List of selected artworks. Maps for the tour in the museum

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  • Stephen y Timothy Quay. In Absentia, 2000
    13 november, 2001 - 19 december, 2001
    Cinema and video Film series Conference

    Film and Almost Film 2001 presents a selection of 22 works by experimental film directors and artists who, influenced by film and television, have taken a new approach to their work in an attempt to create a new genre of ‘art film’. This genre has traditionally been linked, both in terms of technique and narrative, to European experimental film, which, produced with low or medium budgets, has tried to reorient film practices and aesthetics. Nonetheless, in the last few years, the connotations inherent in the idea of ‘art film’ have grown.

  • Perry Bard. Interference, 2005
    31 may, 2001
    Cinema and video Encounter

    Interference is a programme of slides, documentaries and videos that tracks the evolution of the work by Perry Bard (Quebec, 1944) since she moved to New York in 1981. At the time, she was struck by the sight of homeless people sleeping in cardboard box shelters and the strong contrast with the surrounding sheets of glass and marble for which the city is known. Since then, Bard’s work has focused on the tenuous limits between public and private.

  • Pere Portabella. Vampir-Cuadecuc, 1971
    3 may, 2001 - 25 may, 2001
    Cinema and video Film series

    Historias sin argumento is a programme that presents the different stages in the filmography of Pere Portabella (Figueres, 1929) as a filmmaker and producer from the 1950s to today. His production company 59 Films was the driving force behind some of the cornerstone productions of Spain’s post-civil war critical realism (Los golfos, Carlos Saura; El cochecito, Marco Ferreri; Viridiana, Luis Buñel). At the end of the 1960s he was involved with the formation of the Barcelona School. His early films as a director, written in collaboration with the poet Joan Brossa (Barcelona, 1919-1998) (No compteu amb els dits and Nocturn 29), combine the cultural inheritance of the avant-garde with the languages that were coming onto the scene and shaking up the 1960s, and became known as ‘new cinema’. He was one of the key figures in the development of independent, alternative and clandestine cinema whose work was inextricably linked to his political opposition to Franco’s regime. Films like Vampir-Cuadecuc (1970), Umbracle (1971-1972) and his series of short films about Joan Miró (1969-1973), along with his participation in the Grup de Treball, were radical interventions in the cinema and art worlds.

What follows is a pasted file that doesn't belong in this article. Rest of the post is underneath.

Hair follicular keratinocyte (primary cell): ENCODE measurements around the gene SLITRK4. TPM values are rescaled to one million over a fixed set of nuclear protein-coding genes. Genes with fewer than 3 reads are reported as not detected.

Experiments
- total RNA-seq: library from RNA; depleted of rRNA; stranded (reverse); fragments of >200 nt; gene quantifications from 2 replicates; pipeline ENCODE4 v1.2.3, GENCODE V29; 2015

• Liliana Porter. For You / Para Usted, 1999
    5 february, 2001
    Cinema and video Encounter

    Liliana Porter (Buenos Aires, 1941) is the only female Latin American artist whose work is included in the Museo Nacional Centro de Arte Reina Sofía’s audiovisual collection. For You/Para usted (1999) has its origins in a photographic series the artist did using toys and figurines going about their daily business, which Porter reformulated adding sound, rhythm and narration. From this point of view, the piece is closely connected to her earlier work in painting, drawing and photography, which already manifested the peculiar aspects of her personal narrative, far removed from traditional formulas. As Ana Tiscornia has noted, For You/Para usted is another step in the destabilisation of the conventional ideas of reality that prevails in Liliana Porter’s work. The video, originally shot in 16 mm, craftily uses the basic characteristics of the medium - emphasising time and movement - to present a scene that takes place almost completely off stage, in the mind of the viewer. In this presentation, Porter analyses her piece and illustrates the relationship between the video and the context of her work.

  • Edificio Sabatini, Auditorio
    2 february, 2001
    Cinema and video Encounter

    Inspired by the short story Beatles contra Duran-Duran, by the Cuban writer Mirta Yáñez (Havana, 1947), Madagascar (1994) by Fernando Pérez (Havana, 1944) revolves around the contradictions experienced by a university professor who has lost the ability to dream in Cuba during the 1990s economic crisis known as the ‘special period’ and her teenage daughter, who dreams of travelling to Madagascar. Their relationship, which is full of misunderstandings and mutual alienation, is depicted as an exercise in human communication. Its cinematic expressiveness, aesthetic pursuit and the humanity of its characters make Madagascar not only an innovative film, but also an important reading of the cinema of the times. This subtle story about the conflict between tradition and modernity has received numerous awards and distinctions, including the Special Jury Prize and Special Cuban Critics Prize at the 16th International Festival of New Latin American Cinema (1994) and the World Cinema Prize for Best Latin American Film at the 12th Sundance Film Festival.

  • Helena Soldberg. Carmen Miranda: Bananas Is My Business, 1995
    1 february, 2001 - 11 march, 2001
    Cinema and video Film series

    With B&W and Colour. Latin America: cinema, video and multimedia, the Museo Nacional Centro de Arte Reina Sofía presents an up-to-date panorama of Latin American audiovisual art along with an exhibition entitled Agitation as Daily Ritual - Cartographies of Desire that brings 30 films and videos made by female artists between 1965 and 1987 to Spain for the first time. B&W and Colour crosses conventional boundaries, not only because of its unusual nature, variety and the contents of the selected works, but because of its pluralist inclination. Most of these pieces deal with the fragmentation of society into different ethnic, social and cultural groups and show us how to decode a culture that seems closer than it really is.